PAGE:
Gordon S. Wood, Empire of Liberty: A History of the Early Republic, 1789-1815 (New York: Oxford University Press, 2009)
This is a big book by one of the greatest living scholars of the early Republic. It is worth reading. Gordon Wood, of course, is the author of The Creation of the American Republic and numerous other works on the founding period. Empire of Liberty weighs in at 738 pages and is part of the not yet complete Oxford History of the United States. This volume covers the period from the adoption of the Constitution to the end of the War of 1812. It is a marvelous synthesis of contemporary scholarship on the period and a well-spent career by a careful and imaginative scholar. Enough with the superlatives and adjectives.
The book is organized as a narrative, with a nice mix of a somewhat gossipy treatment of elite politics interspersed with chapters on social history. On the social history front, the book is strong on economics and (thankfully from my point of view) religion. If there was one subject where I wasn’t entirely impressed, it was his treatment of military history. Having gone through a Civil War history phase as an adolescent, however, I suspect that I probably have a higher tolerance for the analysis of troop movements, battles, and logistics than the ordinary reader. Also, the volume has a good bibliographic essay, which is extremely useful as a scholar from another discipline who might be interested in using some of the literature on this period.
Wood has two chapters that will be of special interest to lawyers and legal scholars. The first is “Law and an Independent Judiciary” and the second is “Chief Justice John Marshall and the Origins of Judicial Review.” Both of these chapters are heavily weighted toward federal constitutional law and the rise of the Supreme Court. However, in comparison to Howe’s What Hath God Wrought (the next volume in the Oxford History and another book that is worth reading), Wood has a more in depth discussion of legal developments beyond the Supreme Court. His discussion of the intellectual roots of judicial independence in eighteenth-century English legal thought is excellent, as is his discussion of the politics of debtor-creditor law in the early Republic. Finally, while I feel called upon to carp at the way that developments in the common law consistently get relegated to second place vis-a-vis constitutional law in most histories, I was fascinated by Wood’s discussion of Marshall’s maneuverings against Jefferson. My employer is pleased to claim both men as alums (although the claim is stronger in the case of Jefferson than Marshall), but as between the two, Marshall comes across as the more pleasant, canny, and ultimately wise man.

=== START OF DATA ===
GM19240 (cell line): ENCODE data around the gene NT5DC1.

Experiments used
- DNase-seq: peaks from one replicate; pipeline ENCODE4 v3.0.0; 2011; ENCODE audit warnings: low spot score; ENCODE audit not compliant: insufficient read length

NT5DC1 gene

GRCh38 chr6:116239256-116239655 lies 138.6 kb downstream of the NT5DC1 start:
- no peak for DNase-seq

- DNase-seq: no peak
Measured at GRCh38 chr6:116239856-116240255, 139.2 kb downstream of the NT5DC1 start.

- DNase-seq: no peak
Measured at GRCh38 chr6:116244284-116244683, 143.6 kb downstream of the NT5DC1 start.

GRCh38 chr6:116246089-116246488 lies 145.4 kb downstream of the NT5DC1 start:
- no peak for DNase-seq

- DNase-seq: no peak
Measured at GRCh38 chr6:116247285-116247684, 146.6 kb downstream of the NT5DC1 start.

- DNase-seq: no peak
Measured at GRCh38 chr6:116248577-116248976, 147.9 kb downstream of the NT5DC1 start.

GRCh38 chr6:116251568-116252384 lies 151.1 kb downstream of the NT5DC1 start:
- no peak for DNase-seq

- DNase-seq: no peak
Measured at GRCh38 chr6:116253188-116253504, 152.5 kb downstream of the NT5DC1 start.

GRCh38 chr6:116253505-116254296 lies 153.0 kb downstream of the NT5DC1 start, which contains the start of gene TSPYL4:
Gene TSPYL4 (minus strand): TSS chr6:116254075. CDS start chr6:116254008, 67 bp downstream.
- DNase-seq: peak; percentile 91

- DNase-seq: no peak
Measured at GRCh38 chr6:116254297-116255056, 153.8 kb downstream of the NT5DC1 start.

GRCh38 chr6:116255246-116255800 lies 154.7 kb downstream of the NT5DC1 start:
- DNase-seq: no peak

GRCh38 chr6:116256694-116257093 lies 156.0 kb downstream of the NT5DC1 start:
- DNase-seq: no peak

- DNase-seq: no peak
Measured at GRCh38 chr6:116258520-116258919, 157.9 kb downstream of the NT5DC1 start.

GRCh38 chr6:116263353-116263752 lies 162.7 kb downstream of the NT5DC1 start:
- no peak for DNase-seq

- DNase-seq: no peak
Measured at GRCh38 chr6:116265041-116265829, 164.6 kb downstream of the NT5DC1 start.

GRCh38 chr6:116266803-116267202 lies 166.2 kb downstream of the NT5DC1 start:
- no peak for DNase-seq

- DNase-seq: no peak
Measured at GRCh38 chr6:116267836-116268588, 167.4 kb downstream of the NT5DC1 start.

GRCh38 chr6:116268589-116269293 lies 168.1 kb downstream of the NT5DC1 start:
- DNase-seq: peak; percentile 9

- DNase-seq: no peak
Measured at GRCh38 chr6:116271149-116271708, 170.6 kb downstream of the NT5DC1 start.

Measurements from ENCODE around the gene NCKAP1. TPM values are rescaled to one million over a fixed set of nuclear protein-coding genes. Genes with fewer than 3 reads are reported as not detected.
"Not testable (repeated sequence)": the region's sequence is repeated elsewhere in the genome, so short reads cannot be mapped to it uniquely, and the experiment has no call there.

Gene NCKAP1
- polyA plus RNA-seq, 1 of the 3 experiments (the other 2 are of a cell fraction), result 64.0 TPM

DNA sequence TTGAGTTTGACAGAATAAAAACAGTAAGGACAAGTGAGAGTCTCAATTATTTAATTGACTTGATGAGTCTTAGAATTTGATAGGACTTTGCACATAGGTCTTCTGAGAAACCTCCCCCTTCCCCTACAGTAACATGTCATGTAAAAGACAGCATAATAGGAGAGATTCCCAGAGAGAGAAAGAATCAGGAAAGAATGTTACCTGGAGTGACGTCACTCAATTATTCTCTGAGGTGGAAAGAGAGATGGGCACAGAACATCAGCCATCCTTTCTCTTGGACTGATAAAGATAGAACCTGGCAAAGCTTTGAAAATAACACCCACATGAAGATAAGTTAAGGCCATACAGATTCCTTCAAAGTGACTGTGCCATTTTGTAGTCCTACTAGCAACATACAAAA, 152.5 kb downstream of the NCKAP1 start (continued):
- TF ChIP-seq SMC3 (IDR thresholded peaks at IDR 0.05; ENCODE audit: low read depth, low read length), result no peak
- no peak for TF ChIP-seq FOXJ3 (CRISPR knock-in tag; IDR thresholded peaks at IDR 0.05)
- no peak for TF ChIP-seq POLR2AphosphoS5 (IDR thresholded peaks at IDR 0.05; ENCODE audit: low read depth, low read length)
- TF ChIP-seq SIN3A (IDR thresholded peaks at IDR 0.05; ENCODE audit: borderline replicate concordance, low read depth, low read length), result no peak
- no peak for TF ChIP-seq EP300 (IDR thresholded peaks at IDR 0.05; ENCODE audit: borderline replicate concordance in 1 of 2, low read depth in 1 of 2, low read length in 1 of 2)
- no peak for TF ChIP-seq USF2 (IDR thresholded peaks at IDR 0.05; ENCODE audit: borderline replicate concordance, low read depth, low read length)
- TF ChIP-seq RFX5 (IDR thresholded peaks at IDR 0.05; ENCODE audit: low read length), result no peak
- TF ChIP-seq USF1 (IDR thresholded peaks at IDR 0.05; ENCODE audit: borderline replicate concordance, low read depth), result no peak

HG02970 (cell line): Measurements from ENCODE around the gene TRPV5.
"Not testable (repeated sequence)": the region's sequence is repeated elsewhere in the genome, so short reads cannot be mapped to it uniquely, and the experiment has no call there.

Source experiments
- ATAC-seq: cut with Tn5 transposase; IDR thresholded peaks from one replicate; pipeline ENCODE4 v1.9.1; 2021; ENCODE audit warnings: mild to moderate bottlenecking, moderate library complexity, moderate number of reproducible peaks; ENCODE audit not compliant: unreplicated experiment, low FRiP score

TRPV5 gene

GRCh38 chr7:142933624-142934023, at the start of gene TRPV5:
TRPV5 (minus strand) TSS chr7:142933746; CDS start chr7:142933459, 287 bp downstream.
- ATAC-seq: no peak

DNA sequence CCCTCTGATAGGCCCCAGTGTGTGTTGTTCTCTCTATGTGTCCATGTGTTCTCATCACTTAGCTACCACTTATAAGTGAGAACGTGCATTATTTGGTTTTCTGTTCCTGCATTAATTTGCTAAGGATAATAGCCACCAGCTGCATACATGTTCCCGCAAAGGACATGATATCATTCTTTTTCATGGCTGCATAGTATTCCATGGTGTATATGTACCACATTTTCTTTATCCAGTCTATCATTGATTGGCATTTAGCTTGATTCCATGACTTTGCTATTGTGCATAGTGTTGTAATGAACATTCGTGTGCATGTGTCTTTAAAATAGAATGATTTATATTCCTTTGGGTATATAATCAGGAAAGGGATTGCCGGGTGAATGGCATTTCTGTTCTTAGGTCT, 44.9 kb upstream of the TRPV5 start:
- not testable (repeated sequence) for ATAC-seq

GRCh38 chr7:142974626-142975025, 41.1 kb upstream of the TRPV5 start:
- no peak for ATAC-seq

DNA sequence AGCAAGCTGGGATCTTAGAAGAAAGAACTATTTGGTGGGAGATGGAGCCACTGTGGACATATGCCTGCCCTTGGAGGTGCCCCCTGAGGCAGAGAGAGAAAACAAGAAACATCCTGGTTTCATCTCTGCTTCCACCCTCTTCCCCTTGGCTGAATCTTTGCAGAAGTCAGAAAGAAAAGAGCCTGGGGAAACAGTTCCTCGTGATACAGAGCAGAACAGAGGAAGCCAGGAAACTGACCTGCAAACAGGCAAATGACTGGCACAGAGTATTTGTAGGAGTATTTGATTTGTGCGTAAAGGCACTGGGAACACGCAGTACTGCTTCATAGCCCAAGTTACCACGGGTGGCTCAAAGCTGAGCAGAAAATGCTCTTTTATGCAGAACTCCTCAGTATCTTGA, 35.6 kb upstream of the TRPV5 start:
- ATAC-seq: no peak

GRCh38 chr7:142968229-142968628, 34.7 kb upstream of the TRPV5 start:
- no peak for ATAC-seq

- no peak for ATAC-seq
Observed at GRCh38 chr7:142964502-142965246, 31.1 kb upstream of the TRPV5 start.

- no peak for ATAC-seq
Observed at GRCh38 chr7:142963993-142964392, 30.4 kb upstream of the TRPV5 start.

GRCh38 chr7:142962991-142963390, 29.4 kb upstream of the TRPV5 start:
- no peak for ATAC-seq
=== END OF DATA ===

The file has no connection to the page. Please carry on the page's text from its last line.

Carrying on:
In terms of political history, Wood organizes his narrative around the rise of Jeffersonian democracy. It’s a story in which the losers are, to my mind, ultimately much more interesting than the winners. One of the ways that Wood illustrates this story is through a series of portraits of middling political figures — congressmen, unsuccessful senators, successful grandees in state legislatures, and the like — which make for a nice contrast to a story dominated by Washingtons, Adamas, Jeffersons, and Hamiltons. I found myself sympathizing — if not entirely agreeing — with curmudgeonly Federalists like James Fenimore Cooper who had to live on in the increasingly crass and democratic society that Jefferson helped to midwife even if it was not ultimately his creation. Indeed, at the end of the book Wood provides a striking portrait of Jefferson in retirement, increasingly crotchety, disoriented by the grasping hucksterism of nineteenth-century America, and, perhaps most pathetically, more and more apologetic for slavery while still desperately clinging to the increasingly threadbare mantle of enlightenment prophet of human freedom. Indeed, Wood ends the volume with a peroration on the evil of slavery and its blight on the nation. It is, I think, the least compelling prose in the book, but there is no denying the evil that it condemns or the way in which it came to warp so much of American political, social, and intellectual life.